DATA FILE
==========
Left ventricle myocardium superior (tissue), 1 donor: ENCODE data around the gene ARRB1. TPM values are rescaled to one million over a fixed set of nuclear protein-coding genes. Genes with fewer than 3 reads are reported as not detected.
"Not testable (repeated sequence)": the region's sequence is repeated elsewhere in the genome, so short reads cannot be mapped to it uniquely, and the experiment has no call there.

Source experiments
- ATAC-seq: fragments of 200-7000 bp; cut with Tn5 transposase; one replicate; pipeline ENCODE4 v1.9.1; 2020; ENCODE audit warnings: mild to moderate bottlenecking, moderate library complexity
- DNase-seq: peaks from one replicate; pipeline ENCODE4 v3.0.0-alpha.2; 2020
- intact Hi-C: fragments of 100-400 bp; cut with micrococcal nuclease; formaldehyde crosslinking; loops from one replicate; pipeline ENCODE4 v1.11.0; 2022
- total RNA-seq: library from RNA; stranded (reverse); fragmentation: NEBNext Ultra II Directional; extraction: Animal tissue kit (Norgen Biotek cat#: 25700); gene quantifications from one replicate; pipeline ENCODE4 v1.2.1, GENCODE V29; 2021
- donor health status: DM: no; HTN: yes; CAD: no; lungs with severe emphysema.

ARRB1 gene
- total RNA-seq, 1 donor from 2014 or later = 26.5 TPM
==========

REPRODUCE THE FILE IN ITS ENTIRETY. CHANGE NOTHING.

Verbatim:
Left ventricle myocardium superior (tissue), 1 donor: ENCODE data around the gene ARRB1. TPM values are rescaled to one million over a fixed set of nuclear protein-coding genes. Genes with fewer than 3 reads are reported as not detected.
"Not testable (repeated sequence)": the region's sequence is repeated elsewhere in the genome, so short reads cannot be mapped to it uniquely, and the experiment has no call there.

Source experiments
- ATAC-seq: fragments of 200-7000 bp; cut with Tn5 transposase; one replicate; pipeline ENCODE4 v1.9.1; 2020; ENCODE audit warnings: mild to moderate bottlenecking, moderate library complexity
- DNase-seq: peaks from one replicate; pipeline ENCODE4 v3.0.0-alpha.2; 2020
- intact Hi-C: fragments of 100-400 bp; cut with micrococcal nuclease; formaldehyde crosslinking; loops from one replicate; pipeline ENCODE4 v1.11.0; 2022
- total RNA-seq: library from RNA; stranded (reverse); fragmentation: NEBNext Ultra II Directional; extraction: Animal tissue kit (Norgen Biotek cat#: 25700); gene quantifications from one replicate; pipeline ENCODE4 v1.2.1, GENCODE V29; 2021
- donor health status: DM: no; HTN: yes; CAD: no; lungs with severe emphysema.

ARRB1 gene
- total RNA-seq, 1 donor from 2014 or later = 26.5 TPM